Photo by MotorTrend

Moments later we were out of the snow bank.

So, I was wrong.  It wouldn’t have been weeks before they discovered our frozen bodies.

There are good hearted people everywhere.

And if you’re lucky, one of them will have a winch.

This week’s question for readers:


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Submissions to last week’s question:

What are the idiomatic expressions from your heritage? 

I have a Scottish heritage so plenty of cultural expressions there. However, I thought that instead I would share the mangling of some of our very own local colloquialisms that a very good friend of mine is prone to. He truly doesn’t know he’s mangling them either. Here are a few examples: “The cows will come home to roost on that one.” “You don’t want to cut the baby in half with the bathwater.” “I know this place like I know the back of my head.” I could go on but those are some of his most common and best. He is very entertaining.

John McManus

My mum, who passed away last year at the age of 99, was of Scottish heritage and had many expressions. One of my favourites was when asked what the weather was like she might say – well, there’s enough blue in the sky to make a Dutchman a pair of pants.  I believe at one time, Dutch seamen were known for their very wide pant legs. We all miss her funny sayings.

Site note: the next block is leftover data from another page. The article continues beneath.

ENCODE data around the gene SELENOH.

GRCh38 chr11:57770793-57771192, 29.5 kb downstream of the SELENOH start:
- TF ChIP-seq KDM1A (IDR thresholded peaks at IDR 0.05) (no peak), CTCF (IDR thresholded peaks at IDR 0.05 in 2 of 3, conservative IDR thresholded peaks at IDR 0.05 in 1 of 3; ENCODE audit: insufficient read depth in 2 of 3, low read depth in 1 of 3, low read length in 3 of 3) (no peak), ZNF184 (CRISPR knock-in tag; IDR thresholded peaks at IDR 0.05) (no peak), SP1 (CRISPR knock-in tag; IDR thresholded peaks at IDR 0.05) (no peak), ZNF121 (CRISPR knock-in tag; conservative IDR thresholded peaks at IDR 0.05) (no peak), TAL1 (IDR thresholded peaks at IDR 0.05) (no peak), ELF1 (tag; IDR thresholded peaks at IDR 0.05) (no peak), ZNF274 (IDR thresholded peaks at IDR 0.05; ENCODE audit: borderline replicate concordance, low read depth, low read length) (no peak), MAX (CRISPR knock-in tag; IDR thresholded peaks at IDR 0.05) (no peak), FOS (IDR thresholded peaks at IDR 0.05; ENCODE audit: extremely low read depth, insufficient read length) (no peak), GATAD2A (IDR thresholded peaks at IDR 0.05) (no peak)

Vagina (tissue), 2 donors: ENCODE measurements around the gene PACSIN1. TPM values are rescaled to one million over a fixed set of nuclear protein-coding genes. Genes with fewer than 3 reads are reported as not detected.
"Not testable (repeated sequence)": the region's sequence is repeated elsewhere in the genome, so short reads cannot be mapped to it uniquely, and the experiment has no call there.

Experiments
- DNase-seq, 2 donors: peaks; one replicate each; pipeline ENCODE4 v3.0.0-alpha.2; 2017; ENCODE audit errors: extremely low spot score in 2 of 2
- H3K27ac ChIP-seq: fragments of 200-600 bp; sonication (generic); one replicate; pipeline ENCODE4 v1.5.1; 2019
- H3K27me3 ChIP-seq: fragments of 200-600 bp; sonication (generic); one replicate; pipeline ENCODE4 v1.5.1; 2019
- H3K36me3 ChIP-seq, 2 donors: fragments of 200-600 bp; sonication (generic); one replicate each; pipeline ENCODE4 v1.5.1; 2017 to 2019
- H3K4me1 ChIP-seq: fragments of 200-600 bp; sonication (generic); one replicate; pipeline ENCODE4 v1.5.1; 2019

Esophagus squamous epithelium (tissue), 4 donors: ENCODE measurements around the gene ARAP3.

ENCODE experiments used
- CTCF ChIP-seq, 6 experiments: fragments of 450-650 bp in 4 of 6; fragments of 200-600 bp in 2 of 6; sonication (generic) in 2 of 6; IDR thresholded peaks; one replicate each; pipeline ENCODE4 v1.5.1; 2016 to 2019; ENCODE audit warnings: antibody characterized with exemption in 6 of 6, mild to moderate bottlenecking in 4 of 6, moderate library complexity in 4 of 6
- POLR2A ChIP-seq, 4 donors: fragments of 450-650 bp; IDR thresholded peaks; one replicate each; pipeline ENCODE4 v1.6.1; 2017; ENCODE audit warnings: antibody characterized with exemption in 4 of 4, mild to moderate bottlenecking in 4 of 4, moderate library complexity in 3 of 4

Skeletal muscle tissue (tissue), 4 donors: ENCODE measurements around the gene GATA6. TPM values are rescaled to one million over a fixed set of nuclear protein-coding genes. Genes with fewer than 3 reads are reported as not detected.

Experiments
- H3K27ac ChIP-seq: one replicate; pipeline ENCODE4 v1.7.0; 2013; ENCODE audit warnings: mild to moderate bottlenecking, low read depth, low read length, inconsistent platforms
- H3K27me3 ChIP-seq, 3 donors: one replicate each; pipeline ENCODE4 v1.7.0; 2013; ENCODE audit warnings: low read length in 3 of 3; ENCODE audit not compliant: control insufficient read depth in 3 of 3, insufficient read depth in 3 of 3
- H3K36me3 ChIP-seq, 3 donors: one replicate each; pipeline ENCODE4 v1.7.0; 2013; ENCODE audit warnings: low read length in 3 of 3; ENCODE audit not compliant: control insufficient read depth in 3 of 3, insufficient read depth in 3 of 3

Sherryl Sutherland 

These are some of the common Cantonese idioms that were used frequently by my parents. They bring back fond memories when I hear them: 

Riding a cow to look for a horse: make do with something else; use a substitute. 

In some Cantonese communities in SE Asia countries (Singapore, Malaysia etc) “to go to Holland” or using “Holland” to describe a suggestion/event, literally means death/hell but in a friendly/joking manner. It actually means stupid, crazy, does not make sense.  If someone had planted yam,  that person had passed away. They were buried like how you would plant a root vegetable. In Cantonese “pineapple chicken” are feathers that stick to your clothing. A person is a pineapple chicken when they rely on others to live. Most commonly used on people that pretend to have forgotten their wallets and have others pay for their meals; sponging off others. 

Soon H Loo

My English grandmother would say, when describing a person she considered to be honest and ethical: S/he is “all wool and a yard wide”.   In her culture, that meant you got full value for what was advertised.

I’ve never heard anyone else use that expression, from that day to this.

Linda Kerr

Where I was born, in Argentina, the expression for a good person was “un pan de Dios “

Claire Ryce

My father’s two favourites were:  “don’t take any wooden nickels” and “watch  your Ps and Qs.”  The first I took to mean several things.  Watch yourself out there.  Be careful, the world can be a dangerous place.  The latter, I learned later meant watch your pints and quarts, but in his case I think it  meant behave yourself.

Sandra Schemmer

My husband is from Australia and he says he’s as ‘happy as Larry’  which I think is silly.  I say I’m as happy as a clam which he thinks is just as silly.

Pat Greenfield